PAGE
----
PHOENIX — A law signed Thursday by Gov. Doug Ducey is designed to provide legal protections to those who drill wells into underground streams they are not legally entitled to tap.
The measure repeals existing laws that make it a crime when a well owner “uses water to which another is entitled.” That law has subjected violators to up to four months in jail and a $750 fine.
Now, that criminal penalty will be available only when someone knew they were breaking the law.
That exception bothered at least one Republican lawmaker.
Rep. Noel Campbell of Prescott argued during floor debate that the law will create a situation where those who seek to drill wells will not do the proper research to determine whether they’re likely to hit a subsurface flow. Then, if it turns out they tapped into someone else’s water, it would be only a civil matter.
The legislation was pushed by House Speaker Rusty Bowers, R-Mesa. He argued that those who drill wells don’t — and can’t — know whether they’ve tapped into a subsurface flow. And that water, like surface water, is allocated not based on who owns the land but on different laws about who has the right to use it.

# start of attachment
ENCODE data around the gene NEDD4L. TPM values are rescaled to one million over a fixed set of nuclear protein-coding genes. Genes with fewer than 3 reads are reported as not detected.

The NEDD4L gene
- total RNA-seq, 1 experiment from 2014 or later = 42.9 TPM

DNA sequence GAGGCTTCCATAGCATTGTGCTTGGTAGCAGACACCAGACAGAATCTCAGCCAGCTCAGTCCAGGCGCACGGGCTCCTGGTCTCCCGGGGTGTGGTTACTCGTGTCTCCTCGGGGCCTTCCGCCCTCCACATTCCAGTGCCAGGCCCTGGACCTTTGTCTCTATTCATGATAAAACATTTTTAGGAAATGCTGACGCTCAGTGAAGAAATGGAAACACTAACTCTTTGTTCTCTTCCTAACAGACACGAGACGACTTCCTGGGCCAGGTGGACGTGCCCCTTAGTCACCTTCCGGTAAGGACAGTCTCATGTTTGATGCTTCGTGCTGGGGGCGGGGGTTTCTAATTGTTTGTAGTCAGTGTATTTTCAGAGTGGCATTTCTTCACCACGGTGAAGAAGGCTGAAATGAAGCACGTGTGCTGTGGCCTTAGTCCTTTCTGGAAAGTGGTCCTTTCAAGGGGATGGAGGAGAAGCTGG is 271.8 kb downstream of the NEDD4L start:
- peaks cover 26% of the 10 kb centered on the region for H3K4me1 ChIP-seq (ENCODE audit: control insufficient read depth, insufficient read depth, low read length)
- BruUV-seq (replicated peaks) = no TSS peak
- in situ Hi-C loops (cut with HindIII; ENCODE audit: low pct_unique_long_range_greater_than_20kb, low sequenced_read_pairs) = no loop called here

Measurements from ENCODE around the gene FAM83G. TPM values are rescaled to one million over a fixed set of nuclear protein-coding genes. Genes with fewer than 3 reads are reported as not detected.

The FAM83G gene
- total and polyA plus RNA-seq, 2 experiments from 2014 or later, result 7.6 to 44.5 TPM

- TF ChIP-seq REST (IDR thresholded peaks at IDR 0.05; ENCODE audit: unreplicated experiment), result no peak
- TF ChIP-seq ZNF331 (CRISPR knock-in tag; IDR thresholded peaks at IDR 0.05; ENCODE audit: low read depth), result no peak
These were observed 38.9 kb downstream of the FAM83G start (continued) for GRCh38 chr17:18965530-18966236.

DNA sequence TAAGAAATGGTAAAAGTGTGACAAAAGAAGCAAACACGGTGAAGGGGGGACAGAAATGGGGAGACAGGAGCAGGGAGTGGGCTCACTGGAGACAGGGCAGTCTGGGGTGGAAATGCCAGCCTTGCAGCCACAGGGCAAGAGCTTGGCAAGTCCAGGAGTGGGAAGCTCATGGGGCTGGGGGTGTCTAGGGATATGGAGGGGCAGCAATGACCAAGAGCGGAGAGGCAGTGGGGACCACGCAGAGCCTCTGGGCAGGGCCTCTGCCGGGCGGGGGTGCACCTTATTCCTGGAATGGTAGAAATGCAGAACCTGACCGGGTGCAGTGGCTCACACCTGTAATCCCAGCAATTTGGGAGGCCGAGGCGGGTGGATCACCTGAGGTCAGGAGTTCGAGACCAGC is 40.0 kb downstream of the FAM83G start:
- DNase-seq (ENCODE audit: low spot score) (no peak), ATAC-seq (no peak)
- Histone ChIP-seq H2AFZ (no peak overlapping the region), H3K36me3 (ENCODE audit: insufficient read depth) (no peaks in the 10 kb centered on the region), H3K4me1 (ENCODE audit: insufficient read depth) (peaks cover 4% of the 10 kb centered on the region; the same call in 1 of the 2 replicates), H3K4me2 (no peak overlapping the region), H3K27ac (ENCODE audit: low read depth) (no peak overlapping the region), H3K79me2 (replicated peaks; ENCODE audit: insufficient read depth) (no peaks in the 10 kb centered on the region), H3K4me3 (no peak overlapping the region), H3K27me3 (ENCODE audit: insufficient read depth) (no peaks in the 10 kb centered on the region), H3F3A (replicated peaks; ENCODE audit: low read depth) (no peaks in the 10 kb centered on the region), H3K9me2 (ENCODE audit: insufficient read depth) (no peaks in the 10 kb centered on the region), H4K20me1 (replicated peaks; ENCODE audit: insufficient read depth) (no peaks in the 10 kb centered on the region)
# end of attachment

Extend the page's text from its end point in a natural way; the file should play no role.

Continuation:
Bowers said the state is still trying to determine who has the rights to certain surface and subsurface waters.
He said some of the water rights at issue could turn out to belong to tribes. Bowers said there’s no reason to subject well drillers to criminal liability. Those include Bowers himself, who said he drilled a new well two years ago.
“We don’t know where that water comes from,” he testified during hearings earlier this year. “It could be coming from the river, being forced up by capillary action.”
Bowers said there are “tens of thousands of people” who face similar risk, especially in the Verde Valley and in the San Pedro watershed.